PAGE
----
• Flowers & Containers
• Springtime Gardening
• Pests & Weeds
For those big, beautiful nasturtiums you see around town, forget what the seed packet tells you about not fertilizing them. Start seeds in peat pots in April, water & fertilize as you would your other seedlings, then stand back & watch them grow! Be sure to give them enough room in your garden.
Canary bird vine is one of our best kept secrets in Alaska. Try starting it in peat pots or in a container. It loves to climb & can be trained with a little support.
Nice flower combinations: nasturtiums, nemesia, red snapdragons & pineapple sage. Also, in a container: pink petunias with schizanthus & mixed lobelia. (Sally Randich, Anchorage)
Rapid-grow "Bloom Builder" gives you all the flowers you want all summer long.
Schizanthus & Nemesia are beautiful together in a pot.
In the wet Southeast, try slug-resistant flower varieties, such as snapdragons, narcissus (daffodil), foxglove, lobelia, grape hyacinth, calendula, English daisy, astilbe, bleeding heart, & bee balm. (Karen Joan Jones, Craig)
Never throw away that extra flower--the scraggly ones left in a six-pack, put them all in one pot. It will be the best one you have. Fill in the gaps with lobelia or plant them in a small pot & give to a neighbor child who will turn on early to gardening.
In late May, start an "Annual Mixture" flower bed from seed. Don't bother thinning very much. By August & September you will have great flowers for indoor arrangements. (Sally Allen, Anchorage)
When cutting poppies to bring indoors, immediately singe the cut end with a lighter so the hollow end of the tube will seal & the flower will keep longer without wilting. (Jennifer Kowalski, Anchorage)
If you have problems with glaciation and bulb rot in your flower beds because of poor drainage, try preparing beds as described below:
Start beds with 4-6" of gravel followed by 8" of good quality top soil. This is a good time to try contouring mounds for a different effect. Next, set the bulbs out in groups of 10 with a mixture of bone meal & slow release bulb fertilizer, such as 9-9-6 (about a handful per square foot). Cover bulbs with 8-10" of topsoil & mulch the entire bed with straw. I have gotten a 98% success rate with this method in areas that were previously unsuitable for growing! (Jim Meesis, Homer)
It is important when watering to use warm water or at least water that is of ambient temperature (air temperature). (Dick Green, Anchorage)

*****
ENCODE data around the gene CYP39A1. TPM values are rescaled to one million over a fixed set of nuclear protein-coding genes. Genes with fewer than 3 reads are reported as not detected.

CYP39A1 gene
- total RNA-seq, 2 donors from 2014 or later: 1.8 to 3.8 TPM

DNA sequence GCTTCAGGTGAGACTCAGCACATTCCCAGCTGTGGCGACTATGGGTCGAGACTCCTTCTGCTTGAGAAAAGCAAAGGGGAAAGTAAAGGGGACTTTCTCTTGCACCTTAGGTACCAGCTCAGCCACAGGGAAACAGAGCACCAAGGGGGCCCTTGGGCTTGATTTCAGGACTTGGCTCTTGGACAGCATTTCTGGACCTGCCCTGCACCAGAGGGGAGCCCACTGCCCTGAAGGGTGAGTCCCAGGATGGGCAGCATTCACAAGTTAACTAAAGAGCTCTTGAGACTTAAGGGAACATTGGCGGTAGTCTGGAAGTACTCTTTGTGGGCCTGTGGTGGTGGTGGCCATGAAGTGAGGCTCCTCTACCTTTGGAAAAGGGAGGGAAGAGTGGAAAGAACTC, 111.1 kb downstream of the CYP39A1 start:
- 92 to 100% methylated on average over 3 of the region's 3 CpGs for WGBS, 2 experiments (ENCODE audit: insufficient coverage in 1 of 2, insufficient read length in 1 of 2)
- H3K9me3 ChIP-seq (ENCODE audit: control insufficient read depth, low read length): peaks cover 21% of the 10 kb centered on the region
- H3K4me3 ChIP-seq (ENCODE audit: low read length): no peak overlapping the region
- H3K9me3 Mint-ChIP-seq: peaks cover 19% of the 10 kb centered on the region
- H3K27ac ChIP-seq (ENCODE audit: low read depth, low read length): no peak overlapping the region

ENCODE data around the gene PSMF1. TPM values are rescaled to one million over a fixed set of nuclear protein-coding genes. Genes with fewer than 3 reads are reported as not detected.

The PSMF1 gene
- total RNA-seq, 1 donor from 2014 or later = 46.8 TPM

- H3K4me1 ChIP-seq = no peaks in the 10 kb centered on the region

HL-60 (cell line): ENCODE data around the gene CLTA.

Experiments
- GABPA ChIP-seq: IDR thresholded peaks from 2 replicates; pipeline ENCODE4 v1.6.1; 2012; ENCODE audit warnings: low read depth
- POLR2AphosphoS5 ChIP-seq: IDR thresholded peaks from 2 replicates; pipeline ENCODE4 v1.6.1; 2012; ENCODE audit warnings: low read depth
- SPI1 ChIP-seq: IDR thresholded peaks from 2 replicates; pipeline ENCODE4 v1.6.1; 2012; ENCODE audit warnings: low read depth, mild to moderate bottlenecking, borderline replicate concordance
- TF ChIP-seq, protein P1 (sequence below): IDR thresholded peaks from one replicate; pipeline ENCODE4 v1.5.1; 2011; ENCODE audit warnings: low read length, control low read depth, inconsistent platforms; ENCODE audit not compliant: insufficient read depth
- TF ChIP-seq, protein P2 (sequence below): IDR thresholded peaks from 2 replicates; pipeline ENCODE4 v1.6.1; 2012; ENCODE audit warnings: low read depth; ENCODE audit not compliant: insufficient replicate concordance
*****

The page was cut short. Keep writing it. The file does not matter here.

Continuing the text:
Before watering with cold well water, fill plastic garbage can(s) in the morning & let it warm through the day before watering in the late afternoon/early evening. (Arlene Strandberg, Fairbanks)
Connect the outdoor water line to the tempering valve on the toilet. Hook up the hot & cold water to the valve. Connect the outlet on the valve to the outdoor pipe. This will temper water for watering, increasing the normal temperature of city water from 40 to 50-60 degrees F. (Robert Boyer, Anchorage)
Depending upon the size of the garden, it's possible to warm water to air temperature by using elevated hot water heaters. Remove the outer shell & insulation from the heater, the remaining black twill will absorb heat & a faucet head can be easily attached to the bottom for force fed drainage. (Mary Harris, Wasilla)
Carrots grow well in a bed prepared with lots of sand (1/2 sand, 1/2 soil) (Rebecca Perry, Kasilof)
Cover newly seeded carrots with reemay cloth. Plant onion sets between the rows of carrots to keep the cloth above the ground. This will prevent the seeds from washing away when watering & keeps the top soil from getting crusty. (Beth Schulz-Blitz, Anchorage)
Raised beds work wonderfully for carrots. They improve germination & keep the soil from becoming compacted by keeping feet out! The walls keep the compost & fertilizer right where the plants can use it. Plant the seeds in rows only 6" apart, cover with clear plastic to hold in heat & moisture. Watch your germination rate rise to 100% & enjoy an early harvest of carrots. I do this for lettuce & spinach too.
Carrots, lettuce & beets will benefit from liming.
Thin lettuce to at least 12" apart for heads to form-it really does make a difference!
For faster germination, plant turnip, peas, beets, lettuce & cabbage seed outside as soon as you can walk on the ground. If breakup is over, it's time to get those seeds growing! (Tommye Jo Corr, Soldotna)
When setting out cole crop starts, protect them with paper cups that have the bottoms cut out. Originally used for cut-worm protection, they also protect young plants from the wind, acting like mini-greenhouses. (Beth Schulz-Blitz,Anchorage)
Quick start potatoes in four inch pots in the greenhouse. Sure beats the cold ground & makes for an early crop of new potatoes. (John & Johnelle Reid, Homer)
Start potatoes indoors in April, transplant outside on June 1st. The yield doubles because the potatoes get huge.
Grow Kohlrabi instead of turnips. Since the vegetable forms above the ground there are no root maggots in the part you eat. (Dawn Hibbert, Anchorage)
Give peppers, eggplants & other hot climate vegetables a boost of potassium by placing banana peels into the hole dug for each plant. (Susan Rogers, Anchorage)